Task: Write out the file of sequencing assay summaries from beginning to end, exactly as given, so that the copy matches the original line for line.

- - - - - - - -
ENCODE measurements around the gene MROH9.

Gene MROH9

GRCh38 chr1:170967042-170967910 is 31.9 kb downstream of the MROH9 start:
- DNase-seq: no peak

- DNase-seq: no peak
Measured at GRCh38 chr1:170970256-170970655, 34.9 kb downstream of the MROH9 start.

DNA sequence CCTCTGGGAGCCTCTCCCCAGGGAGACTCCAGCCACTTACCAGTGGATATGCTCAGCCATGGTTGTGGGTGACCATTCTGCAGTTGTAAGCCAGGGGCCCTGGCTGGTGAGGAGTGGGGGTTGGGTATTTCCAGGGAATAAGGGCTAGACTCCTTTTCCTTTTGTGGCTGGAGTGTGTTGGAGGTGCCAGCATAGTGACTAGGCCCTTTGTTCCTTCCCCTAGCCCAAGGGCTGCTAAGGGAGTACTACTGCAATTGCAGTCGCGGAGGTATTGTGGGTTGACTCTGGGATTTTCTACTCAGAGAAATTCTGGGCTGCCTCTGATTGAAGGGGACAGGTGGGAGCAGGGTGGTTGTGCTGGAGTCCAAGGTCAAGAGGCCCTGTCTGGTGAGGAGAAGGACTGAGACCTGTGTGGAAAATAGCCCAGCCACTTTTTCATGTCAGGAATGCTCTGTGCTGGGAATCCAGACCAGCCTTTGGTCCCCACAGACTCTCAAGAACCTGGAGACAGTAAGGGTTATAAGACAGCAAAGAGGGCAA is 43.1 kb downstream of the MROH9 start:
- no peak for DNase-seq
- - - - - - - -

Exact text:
ENCODE measurements around the gene MROH9.

Gene MROH9

GRCh38 chr1:170967042-170967910 is 31.9 kb downstream of the MROH9 start:
- DNase-seq: no peak

- DNase-seq: no peak
Measured at GRCh38 chr1:170970256-170970655, 34.9 kb downstream of the MROH9 start.

DNA sequence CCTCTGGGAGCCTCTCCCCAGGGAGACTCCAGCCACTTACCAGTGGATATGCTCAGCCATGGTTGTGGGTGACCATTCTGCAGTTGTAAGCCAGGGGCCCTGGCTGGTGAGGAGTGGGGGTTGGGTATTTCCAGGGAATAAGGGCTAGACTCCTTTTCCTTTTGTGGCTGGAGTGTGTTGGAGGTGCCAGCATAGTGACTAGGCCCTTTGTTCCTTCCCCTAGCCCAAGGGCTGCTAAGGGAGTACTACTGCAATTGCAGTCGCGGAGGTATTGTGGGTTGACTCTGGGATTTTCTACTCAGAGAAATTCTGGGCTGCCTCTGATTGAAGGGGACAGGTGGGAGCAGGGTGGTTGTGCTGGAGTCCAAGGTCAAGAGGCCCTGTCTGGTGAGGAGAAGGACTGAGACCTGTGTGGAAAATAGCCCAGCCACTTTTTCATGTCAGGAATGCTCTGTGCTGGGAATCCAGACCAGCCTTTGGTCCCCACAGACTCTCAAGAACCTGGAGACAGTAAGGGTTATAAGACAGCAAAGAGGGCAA is 43.1 kb downstream of the MROH9 start:
- no peak for DNase-seq